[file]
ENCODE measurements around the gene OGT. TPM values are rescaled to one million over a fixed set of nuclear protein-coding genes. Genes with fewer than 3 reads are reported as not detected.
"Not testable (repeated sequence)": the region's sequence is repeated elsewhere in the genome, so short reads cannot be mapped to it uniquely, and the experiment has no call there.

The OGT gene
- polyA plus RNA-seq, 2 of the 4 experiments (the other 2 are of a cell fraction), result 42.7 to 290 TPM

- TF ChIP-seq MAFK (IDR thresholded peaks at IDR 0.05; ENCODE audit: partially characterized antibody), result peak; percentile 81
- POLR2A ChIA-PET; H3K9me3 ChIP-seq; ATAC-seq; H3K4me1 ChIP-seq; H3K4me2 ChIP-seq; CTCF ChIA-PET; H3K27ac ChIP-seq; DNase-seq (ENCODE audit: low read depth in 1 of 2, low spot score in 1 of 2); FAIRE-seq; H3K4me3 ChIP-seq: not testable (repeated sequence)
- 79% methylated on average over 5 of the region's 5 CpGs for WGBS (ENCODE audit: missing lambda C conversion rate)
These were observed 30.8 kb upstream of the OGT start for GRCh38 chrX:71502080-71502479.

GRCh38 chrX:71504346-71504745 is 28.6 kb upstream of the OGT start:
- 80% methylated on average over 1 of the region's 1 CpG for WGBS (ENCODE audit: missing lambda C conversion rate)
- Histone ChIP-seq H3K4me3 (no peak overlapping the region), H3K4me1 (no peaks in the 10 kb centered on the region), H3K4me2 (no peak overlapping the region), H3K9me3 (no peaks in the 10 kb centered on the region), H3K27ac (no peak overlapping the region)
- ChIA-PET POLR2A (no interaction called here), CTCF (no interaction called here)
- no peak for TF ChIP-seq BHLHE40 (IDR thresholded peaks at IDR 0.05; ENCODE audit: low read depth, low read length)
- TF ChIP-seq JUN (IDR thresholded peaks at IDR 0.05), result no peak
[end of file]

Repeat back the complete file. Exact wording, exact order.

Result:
ENCODE measurements around the gene OGT. TPM values are rescaled to one million over a fixed set of nuclear protein-coding genes. Genes with fewer than 3 reads are reported as not detected.
"Not testable (repeated sequence)": the region's sequence is repeated elsewhere in the genome, so short reads cannot be mapped to it uniquely, and the experiment has no call there.

The OGT gene
- polyA plus RNA-seq, 2 of the 4 experiments (the other 2 are of a cell fraction), result 42.7 to 290 TPM

- TF ChIP-seq MAFK (IDR thresholded peaks at IDR 0.05; ENCODE audit: partially characterized antibody), result peak; percentile 81
- POLR2A ChIA-PET; H3K9me3 ChIP-seq; ATAC-seq; H3K4me1 ChIP-seq; H3K4me2 ChIP-seq; CTCF ChIA-PET; H3K27ac ChIP-seq; DNase-seq (ENCODE audit: low read depth in 1 of 2, low spot score in 1 of 2); FAIRE-seq; H3K4me3 ChIP-seq: not testable (repeated sequence)
- 79% methylated on average over 5 of the region's 5 CpGs for WGBS (ENCODE audit: missing lambda C conversion rate)
These were observed 30.8 kb upstream of the OGT start for GRCh38 chrX:71502080-71502479.

GRCh38 chrX:71504346-71504745 is 28.6 kb upstream of the OGT start:
- 80% methylated on average over 1 of the region's 1 CpG for WGBS (ENCODE audit: missing lambda C conversion rate)
- Histone ChIP-seq H3K4me3 (no peak overlapping the region), H3K4me1 (no peaks in the 10 kb centered on the region), H3K4me2 (no peak overlapping the region), H3K9me3 (no peaks in the 10 kb centered on the region), H3K27ac (no peak overlapping the region)
- ChIA-PET POLR2A (no interaction called here), CTCF (no interaction called here)
- no peak for TF ChIP-seq BHLHE40 (IDR thresholded peaks at IDR 0.05; ENCODE audit: low read depth, low read length)
- TF ChIP-seq JUN (IDR thresholded peaks at IDR 0.05), result no peak